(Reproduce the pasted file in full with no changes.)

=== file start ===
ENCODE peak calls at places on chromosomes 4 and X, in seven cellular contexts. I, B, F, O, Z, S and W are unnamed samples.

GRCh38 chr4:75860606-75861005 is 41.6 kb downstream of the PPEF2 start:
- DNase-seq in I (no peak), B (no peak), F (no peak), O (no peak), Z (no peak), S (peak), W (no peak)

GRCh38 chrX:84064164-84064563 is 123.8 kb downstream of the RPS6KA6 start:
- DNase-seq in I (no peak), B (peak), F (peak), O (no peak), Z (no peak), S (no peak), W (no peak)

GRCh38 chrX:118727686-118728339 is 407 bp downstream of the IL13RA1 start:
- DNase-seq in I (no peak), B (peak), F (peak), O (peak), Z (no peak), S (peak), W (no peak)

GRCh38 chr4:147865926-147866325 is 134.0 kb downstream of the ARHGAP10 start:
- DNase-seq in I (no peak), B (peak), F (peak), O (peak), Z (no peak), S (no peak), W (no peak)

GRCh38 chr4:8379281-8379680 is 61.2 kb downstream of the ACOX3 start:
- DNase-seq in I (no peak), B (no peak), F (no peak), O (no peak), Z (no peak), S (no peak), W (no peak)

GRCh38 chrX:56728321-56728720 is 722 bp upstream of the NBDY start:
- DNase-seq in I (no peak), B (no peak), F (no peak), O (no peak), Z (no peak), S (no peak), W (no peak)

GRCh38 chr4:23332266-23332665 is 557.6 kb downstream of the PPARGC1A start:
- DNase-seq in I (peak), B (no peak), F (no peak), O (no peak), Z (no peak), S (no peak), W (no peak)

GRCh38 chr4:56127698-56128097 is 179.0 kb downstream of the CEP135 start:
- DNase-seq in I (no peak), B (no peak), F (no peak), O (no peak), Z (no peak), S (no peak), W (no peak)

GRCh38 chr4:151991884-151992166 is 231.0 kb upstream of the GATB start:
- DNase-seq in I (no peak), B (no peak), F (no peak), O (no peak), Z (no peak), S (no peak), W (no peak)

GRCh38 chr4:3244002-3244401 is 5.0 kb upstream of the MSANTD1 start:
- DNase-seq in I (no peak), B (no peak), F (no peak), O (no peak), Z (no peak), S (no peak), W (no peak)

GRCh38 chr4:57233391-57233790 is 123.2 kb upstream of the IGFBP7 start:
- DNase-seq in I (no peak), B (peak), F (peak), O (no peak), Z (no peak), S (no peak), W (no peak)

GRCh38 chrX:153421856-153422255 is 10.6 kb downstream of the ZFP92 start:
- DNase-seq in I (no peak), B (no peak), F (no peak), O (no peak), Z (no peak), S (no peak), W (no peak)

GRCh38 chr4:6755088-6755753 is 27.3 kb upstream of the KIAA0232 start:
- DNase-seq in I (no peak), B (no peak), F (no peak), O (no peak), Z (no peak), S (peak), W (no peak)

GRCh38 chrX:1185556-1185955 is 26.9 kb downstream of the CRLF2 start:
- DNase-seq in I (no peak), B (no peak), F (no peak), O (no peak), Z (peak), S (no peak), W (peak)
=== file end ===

ENCODE peak calls at places on chromosomes 4 and X, in seven cellular contexts. I, B, F, O, Z, S and W are unnamed samples.

GRCh38 chr4:75860606-75861005 is 41.6 kb downstream of the PPEF2 start:
- DNase-seq in I (no peak), B (no peak), F (no peak), O (no peak), Z (no peak), S (peak), W (no peak)

GRCh38 chrX:84064164-84064563 is 123.8 kb downstream of the RPS6KA6 start:
- DNase-seq in I (no peak), B (peak), F (peak), O (no peak), Z (no peak), S (no peak), W (no peak)

GRCh38 chrX:118727686-118728339 is 407 bp downstream of the IL13RA1 start:
- DNase-seq in I (no peak), B (peak), F (peak), O (peak), Z (no peak), S (peak), W (no peak)

GRCh38 chr4:147865926-147866325 is 134.0 kb downstream of the ARHGAP10 start:
- DNase-seq in I (no peak), B (peak), F (peak), O (peak), Z (no peak), S (no peak), W (no peak)

GRCh38 chr4:8379281-8379680 is 61.2 kb downstream of the ACOX3 start:
- DNase-seq in I (no peak), B (no peak), F (no peak), O (no peak), Z (no peak), S (no peak), W (no peak)

GRCh38 chrX:56728321-56728720 is 722 bp upstream of the NBDY start:
- DNase-seq in I (no peak), B (no peak), F (no peak), O (no peak), Z (no peak), S (no peak), W (no peak)

GRCh38 chr4:23332266-23332665 is 557.6 kb downstream of the PPARGC1A start:
- DNase-seq in I (peak), B (no peak), F (no peak), O (no peak), Z (no peak), S (no peak), W (no peak)

GRCh38 chr4:56127698-56128097 is 179.0 kb downstream of the CEP135 start:
- DNase-seq in I (no peak), B (no peak), F (no peak), O (no peak), Z (no peak), S (no peak), W (no peak)

GRCh38 chr4:151991884-151992166 is 231.0 kb upstream of the GATB start:
- DNase-seq in I (no peak), B (no peak), F (no peak), O (no peak), Z (no peak), S (no peak), W (no peak)

GRCh38 chr4:3244002-3244401 is 5.0 kb upstream of the MSANTD1 start:
- DNase-seq in I (no peak), B (no peak), F (no peak), O (no peak), Z (no peak), S (no peak), W (no peak)

GRCh38 chr4:57233391-57233790 is 123.2 kb upstream of the IGFBP7 start:
- DNase-seq in I (no peak), B (peak), F (peak), O (no peak), Z (no peak), S (no peak), W (no peak)

GRCh38 chrX:153421856-153422255 is 10.6 kb downstream of the ZFP92 start:
- DNase-seq in I (no peak), B (no peak), F (no peak), O (no peak), Z (no peak), S (no peak), W (no peak)

GRCh38 chr4:6755088-6755753 is 27.3 kb upstream of the KIAA0232 start:
- DNase-seq in I (no peak), B (no peak), F (no peak), O (no peak), Z (no peak), S (peak), W (no peak)

GRCh38 chrX:1185556-1185955 is 26.9 kb downstream of the CRLF2 start:
- DNase-seq in I (no peak), B (no peak), F (no peak), O (no peak), Z (peak), S (no peak), W (peak)